- When Freud met God
A recent conference explored how the idea of Purgatory could work in contemporary psychotherapy. Much common ground was found, particularly in relation to pride, hope and love
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With millions of displaced persons in our world seeking refuge in more settled countries, I have become more and more disillusioned with Australia’s response, which is to call asylum seekers “illegals” and to close its borders by shipping these men, women and children to detention centres offshore, which, by all accounts, are nothing better than concentration camps. Here mental illness, attempted suicide (sometimes successful) and one one occasion the death of one young man and the injury of others occurred at the hands of those whose duty it was to protect them.
The whole exercise is shrouded in secrecy but occasionally details of the inhumane treatment of these people fleeing torture, war or starvation leak out and there seems so little Australians appalled at the situation can do. Some bishops have spoken out but I doubt that much has percolated down to the people in the pews.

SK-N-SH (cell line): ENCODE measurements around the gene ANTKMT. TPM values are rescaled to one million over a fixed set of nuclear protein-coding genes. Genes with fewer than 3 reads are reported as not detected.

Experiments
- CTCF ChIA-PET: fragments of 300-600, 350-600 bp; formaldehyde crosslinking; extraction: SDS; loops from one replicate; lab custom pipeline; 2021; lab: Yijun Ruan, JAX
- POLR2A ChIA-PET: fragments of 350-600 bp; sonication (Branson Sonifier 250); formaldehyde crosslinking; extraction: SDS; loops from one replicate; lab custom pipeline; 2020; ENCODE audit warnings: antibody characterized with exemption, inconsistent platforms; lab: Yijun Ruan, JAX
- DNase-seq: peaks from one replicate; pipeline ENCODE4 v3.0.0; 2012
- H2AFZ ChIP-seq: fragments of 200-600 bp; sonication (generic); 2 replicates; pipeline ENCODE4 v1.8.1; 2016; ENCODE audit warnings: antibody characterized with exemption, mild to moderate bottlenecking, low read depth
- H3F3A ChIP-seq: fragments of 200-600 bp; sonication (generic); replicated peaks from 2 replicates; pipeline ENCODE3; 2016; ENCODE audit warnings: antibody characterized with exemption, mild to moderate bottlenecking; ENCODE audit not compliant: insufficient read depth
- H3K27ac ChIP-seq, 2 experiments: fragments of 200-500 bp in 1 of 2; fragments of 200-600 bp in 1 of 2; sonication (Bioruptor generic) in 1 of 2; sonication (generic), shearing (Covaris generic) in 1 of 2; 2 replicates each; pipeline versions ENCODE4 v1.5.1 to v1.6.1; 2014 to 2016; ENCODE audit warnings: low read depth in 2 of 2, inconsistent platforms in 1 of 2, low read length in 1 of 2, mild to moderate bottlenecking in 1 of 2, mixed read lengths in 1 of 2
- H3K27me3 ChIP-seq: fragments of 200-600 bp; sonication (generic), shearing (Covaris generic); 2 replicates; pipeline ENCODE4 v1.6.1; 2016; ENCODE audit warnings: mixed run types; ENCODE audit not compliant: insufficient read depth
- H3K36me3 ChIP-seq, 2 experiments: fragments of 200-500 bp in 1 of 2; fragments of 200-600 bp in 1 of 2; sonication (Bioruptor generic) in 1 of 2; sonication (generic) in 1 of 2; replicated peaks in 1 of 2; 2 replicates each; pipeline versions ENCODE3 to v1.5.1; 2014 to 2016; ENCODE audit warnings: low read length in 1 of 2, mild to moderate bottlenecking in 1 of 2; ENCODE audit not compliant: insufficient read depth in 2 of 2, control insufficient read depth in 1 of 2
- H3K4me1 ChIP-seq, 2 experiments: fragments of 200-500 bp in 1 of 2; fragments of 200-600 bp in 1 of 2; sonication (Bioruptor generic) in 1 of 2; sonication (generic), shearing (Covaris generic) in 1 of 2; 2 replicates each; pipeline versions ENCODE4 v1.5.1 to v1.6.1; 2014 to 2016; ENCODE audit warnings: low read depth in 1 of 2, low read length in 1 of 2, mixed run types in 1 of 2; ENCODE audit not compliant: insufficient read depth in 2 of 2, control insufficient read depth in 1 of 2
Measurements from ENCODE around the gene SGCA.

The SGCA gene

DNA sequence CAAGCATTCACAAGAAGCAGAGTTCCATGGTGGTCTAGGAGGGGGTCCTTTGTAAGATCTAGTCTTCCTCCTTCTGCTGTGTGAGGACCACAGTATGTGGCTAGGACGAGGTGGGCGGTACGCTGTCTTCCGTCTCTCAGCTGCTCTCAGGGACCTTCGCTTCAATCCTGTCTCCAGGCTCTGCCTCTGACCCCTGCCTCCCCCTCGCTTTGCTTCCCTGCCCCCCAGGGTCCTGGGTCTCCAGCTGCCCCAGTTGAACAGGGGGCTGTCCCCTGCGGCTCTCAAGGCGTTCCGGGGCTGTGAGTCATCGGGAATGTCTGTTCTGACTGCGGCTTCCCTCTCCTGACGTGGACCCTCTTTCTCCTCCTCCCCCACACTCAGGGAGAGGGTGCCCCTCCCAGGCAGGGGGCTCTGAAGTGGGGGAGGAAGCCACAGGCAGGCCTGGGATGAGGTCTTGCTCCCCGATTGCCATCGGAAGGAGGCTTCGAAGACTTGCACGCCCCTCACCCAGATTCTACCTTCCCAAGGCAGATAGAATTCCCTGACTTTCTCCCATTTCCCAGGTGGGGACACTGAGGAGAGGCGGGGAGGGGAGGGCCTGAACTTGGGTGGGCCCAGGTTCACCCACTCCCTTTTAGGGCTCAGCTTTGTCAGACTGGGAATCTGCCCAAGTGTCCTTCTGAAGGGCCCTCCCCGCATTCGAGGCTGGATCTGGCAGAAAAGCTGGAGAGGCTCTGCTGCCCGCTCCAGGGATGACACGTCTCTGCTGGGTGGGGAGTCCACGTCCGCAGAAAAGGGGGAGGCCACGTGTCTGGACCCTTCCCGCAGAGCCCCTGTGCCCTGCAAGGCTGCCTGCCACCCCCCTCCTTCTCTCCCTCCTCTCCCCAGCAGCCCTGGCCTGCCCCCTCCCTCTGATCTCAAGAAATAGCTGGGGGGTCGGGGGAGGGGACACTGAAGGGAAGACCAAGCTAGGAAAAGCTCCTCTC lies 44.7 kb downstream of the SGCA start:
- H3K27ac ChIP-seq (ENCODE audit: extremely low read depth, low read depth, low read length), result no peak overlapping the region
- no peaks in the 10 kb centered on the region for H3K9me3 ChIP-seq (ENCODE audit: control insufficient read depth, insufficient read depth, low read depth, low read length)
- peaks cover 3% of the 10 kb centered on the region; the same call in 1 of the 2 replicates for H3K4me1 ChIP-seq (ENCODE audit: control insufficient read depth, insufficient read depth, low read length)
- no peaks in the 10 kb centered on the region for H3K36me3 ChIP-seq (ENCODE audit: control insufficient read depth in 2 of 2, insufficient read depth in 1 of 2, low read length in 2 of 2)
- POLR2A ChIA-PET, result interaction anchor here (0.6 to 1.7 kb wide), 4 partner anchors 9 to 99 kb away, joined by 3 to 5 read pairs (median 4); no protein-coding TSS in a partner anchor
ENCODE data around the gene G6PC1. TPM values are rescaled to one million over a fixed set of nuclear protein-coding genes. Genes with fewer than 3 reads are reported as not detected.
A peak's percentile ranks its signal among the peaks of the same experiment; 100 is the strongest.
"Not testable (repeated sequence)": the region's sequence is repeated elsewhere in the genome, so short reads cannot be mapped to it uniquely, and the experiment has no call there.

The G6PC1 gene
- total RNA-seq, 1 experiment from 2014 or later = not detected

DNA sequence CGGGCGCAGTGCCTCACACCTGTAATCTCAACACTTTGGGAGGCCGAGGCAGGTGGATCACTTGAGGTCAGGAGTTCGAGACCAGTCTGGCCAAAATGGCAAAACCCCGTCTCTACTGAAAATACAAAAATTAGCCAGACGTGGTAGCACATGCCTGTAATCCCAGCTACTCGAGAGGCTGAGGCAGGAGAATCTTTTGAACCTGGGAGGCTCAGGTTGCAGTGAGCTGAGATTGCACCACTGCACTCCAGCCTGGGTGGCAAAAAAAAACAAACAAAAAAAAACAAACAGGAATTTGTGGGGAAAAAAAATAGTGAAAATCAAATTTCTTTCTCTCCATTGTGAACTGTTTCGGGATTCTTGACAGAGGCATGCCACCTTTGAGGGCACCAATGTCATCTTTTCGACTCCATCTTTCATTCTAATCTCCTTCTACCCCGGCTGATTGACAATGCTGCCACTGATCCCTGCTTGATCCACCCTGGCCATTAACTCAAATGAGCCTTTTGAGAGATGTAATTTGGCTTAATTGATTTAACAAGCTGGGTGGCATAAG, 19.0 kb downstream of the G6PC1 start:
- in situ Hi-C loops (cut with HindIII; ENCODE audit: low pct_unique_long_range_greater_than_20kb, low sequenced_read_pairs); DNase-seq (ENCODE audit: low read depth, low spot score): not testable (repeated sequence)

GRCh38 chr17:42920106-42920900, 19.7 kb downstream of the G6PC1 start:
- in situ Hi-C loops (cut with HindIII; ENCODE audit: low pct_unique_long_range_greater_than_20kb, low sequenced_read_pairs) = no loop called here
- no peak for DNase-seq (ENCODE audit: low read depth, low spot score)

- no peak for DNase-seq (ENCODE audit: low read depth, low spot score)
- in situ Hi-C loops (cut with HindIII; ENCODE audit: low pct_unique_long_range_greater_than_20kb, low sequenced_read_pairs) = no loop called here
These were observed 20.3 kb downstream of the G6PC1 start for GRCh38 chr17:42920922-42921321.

Imagine if from every pulpit there was a clear message about the injustices being done in our name and suggestions sought as to how to discover a more humane way of treating refugees and asylum seekers. For instance, what if every parish agreed to take a family or small group to house and care for them while their refugee status was being processed? It would surely be much cheaper in the long run than keeping these off-shore detention centres running and Australia’s much-vaunted sense of “fair play” would be vindicated. Australia might be proud of protecting its sovereign borders but the cost has been way too high. In the years to come, will future generations wonder at the callousness and unChristian policies and ask: “Why didn’t someone speak out?”
Rosemary Breen, New South Wales, Australia